By Steve Schaefer
On January 1st, I finally got around to changing the water filter in my Kenmore refrigerator. As I set the old one down on the kitchen counter, I wondered how I could recycle it. After, all, it’s an 11.5-inch long blue plastic tube, and why should it end up in a landfill?
I looked over the printed materials that came with the replacement filter, and studied every inch of the filter itself and found nothing about recycling. So, I went onto Google. There I was offered information on a recycling program that was started in 2014. A ha! I found a mention of a kit you could use to bag up the filter and send it in.
But clicking the link to order the kit, I got a message that contained this:
“The Whirlpool Water Filter Recycling Program has ended and is no longer available.”
I saw an email link to everydropwater.com and sent of a request for more information. I received a prompt email reply from Heather, an e-Solutions Specialist, who thanked me for contacting them (they “appreciated hearing from me”).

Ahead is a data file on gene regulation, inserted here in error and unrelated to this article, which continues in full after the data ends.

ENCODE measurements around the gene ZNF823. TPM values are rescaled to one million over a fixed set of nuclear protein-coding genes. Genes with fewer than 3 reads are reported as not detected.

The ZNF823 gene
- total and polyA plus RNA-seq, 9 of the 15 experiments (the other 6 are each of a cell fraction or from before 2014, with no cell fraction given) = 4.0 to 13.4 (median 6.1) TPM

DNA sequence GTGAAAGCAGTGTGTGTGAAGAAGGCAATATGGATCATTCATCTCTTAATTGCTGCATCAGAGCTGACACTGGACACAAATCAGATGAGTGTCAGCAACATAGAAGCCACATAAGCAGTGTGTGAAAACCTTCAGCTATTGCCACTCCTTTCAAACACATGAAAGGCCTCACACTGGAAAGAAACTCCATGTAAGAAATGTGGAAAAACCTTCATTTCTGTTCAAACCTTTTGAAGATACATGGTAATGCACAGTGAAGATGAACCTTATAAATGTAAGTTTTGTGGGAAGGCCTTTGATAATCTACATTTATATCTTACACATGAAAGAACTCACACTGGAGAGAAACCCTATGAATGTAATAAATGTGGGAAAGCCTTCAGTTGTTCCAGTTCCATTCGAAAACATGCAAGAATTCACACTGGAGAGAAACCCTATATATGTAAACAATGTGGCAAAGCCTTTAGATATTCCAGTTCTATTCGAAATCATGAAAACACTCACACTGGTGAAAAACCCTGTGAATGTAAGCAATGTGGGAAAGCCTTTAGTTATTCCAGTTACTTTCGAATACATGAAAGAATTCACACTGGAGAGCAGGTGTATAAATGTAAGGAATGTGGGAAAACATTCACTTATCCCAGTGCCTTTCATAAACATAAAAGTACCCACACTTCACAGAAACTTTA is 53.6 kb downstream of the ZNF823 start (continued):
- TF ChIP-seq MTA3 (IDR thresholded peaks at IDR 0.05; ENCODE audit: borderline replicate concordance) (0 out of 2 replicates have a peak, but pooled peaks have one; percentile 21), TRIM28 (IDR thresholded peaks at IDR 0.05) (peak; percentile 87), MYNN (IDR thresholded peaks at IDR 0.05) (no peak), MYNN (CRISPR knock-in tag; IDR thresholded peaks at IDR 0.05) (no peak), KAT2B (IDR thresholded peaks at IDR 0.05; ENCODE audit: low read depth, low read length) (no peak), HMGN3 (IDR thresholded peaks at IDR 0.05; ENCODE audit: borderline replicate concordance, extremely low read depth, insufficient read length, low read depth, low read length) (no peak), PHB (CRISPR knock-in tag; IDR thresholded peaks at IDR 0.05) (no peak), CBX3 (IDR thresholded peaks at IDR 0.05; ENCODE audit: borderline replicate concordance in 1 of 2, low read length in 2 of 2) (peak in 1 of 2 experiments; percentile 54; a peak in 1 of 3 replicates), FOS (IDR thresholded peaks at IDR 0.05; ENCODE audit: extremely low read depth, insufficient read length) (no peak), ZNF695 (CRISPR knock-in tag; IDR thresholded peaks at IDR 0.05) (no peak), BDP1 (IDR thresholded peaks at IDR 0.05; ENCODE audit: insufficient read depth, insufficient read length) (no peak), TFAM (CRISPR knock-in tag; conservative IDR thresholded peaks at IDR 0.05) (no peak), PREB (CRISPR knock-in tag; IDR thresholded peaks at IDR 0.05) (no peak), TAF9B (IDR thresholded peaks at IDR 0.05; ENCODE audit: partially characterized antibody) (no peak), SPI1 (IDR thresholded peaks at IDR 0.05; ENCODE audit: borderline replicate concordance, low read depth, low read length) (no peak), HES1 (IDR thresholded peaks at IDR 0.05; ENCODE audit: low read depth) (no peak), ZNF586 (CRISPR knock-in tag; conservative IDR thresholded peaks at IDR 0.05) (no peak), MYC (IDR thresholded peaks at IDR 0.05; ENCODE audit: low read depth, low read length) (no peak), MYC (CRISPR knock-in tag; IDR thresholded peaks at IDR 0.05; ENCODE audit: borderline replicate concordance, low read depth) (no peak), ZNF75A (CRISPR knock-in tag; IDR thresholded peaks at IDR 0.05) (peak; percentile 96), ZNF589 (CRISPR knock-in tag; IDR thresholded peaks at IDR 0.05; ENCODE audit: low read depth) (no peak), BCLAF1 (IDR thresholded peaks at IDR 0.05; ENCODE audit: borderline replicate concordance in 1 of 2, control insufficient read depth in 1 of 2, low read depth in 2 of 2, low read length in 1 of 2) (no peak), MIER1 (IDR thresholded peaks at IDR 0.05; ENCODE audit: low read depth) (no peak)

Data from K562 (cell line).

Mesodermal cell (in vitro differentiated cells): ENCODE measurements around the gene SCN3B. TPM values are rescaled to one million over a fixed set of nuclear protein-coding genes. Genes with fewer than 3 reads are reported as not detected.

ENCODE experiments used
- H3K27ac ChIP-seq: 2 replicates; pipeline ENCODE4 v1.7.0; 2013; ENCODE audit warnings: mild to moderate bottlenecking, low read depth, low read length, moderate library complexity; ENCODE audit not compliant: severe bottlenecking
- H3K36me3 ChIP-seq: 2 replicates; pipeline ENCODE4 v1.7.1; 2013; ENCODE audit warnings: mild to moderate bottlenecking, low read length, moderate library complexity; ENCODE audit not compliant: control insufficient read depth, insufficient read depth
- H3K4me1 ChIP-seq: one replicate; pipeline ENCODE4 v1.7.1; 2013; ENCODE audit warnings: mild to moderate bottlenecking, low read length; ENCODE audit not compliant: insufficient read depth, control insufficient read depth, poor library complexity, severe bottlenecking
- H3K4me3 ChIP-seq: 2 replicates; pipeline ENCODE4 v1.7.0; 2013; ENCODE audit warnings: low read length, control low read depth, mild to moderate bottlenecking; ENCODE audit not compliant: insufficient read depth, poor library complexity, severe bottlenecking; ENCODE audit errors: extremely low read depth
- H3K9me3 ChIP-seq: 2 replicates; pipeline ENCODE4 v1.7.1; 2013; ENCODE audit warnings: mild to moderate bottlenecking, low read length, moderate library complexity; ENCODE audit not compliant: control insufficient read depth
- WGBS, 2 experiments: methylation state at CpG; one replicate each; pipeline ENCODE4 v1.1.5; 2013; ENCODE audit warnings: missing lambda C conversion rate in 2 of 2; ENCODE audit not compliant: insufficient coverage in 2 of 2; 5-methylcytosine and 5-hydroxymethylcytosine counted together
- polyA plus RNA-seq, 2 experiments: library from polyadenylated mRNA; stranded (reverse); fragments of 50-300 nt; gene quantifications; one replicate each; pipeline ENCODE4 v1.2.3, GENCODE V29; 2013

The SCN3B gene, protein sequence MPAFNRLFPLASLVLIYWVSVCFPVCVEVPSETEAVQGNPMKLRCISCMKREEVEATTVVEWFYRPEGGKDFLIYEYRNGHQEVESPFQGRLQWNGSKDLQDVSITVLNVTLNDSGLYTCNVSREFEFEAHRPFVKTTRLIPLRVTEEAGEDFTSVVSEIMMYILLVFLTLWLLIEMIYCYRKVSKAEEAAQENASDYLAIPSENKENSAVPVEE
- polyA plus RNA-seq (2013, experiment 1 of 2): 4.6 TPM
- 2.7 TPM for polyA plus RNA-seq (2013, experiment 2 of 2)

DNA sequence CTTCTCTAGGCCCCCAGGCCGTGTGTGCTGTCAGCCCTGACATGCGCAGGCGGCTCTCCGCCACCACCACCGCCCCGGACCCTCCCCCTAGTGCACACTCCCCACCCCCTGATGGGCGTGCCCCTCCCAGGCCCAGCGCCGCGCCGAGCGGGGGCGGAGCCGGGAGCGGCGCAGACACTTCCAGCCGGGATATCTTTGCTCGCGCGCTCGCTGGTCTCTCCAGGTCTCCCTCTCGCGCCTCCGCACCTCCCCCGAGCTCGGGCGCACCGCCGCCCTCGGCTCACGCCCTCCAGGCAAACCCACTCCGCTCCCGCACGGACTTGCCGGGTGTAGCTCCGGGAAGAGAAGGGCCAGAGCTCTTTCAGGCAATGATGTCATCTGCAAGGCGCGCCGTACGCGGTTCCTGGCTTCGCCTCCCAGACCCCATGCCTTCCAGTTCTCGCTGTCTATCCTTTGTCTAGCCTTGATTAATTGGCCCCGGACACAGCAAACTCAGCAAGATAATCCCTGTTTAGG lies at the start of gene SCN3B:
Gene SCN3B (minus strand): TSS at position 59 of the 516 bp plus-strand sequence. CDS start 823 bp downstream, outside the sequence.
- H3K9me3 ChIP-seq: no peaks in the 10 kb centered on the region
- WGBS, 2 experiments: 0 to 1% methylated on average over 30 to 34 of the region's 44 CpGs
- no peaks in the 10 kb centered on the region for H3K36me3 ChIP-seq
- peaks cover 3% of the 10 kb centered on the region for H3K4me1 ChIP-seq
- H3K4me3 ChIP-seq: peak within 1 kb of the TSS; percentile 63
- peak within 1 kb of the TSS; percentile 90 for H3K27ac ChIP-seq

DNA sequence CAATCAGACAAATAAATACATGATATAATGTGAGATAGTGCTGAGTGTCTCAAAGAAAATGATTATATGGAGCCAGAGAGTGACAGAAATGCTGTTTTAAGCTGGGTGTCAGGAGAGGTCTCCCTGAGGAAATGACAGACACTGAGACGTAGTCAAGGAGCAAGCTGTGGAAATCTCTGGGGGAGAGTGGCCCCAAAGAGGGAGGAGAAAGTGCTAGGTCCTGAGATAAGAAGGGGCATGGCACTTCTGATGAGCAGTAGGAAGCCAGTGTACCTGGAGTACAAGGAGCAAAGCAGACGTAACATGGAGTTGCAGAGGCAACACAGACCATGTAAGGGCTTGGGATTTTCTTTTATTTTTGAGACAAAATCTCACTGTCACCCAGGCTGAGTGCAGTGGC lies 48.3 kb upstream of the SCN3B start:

However, she explained that “the filter recycle program was rarely used, therefore it was shut down.”
She apologized for the inconvenience.
What next? I tried Waste Management, my local garbage and recycling company.
I got a reply from LaKeisha in Customer Service. The gist of her message, other than apologizing for being unable to help me, was that Waste Management doesn’t recycle refrigerator filters. She then said:
“We truly appreciate your business and allowing us to meet your waste service needs.”
Sadly, they didn’t.
I emailed the sustainability group at my office–volunteers who think about these issues. I also checked online some more. One post suggested opening the filter (somehow), then putting the contents in your garden (is this a good idea?) and then washing the plastic case and placing it in your normal recycling bin, if your company accepts it. I’ll figured I could try that, but if it’s this difficult to recycle these filters, then it’s no surprise that few folks bother to do it.
I attempted to open the plastic case using a big wrench from my toolbox but it didn’t budge. I decided not to proceed with trying to saw it open. For now, I’m keeping the filter around while I plan my next step.
I’ll explore this issue further and will report back any findings. If you have any suggestions, please send them to me at email@example.com.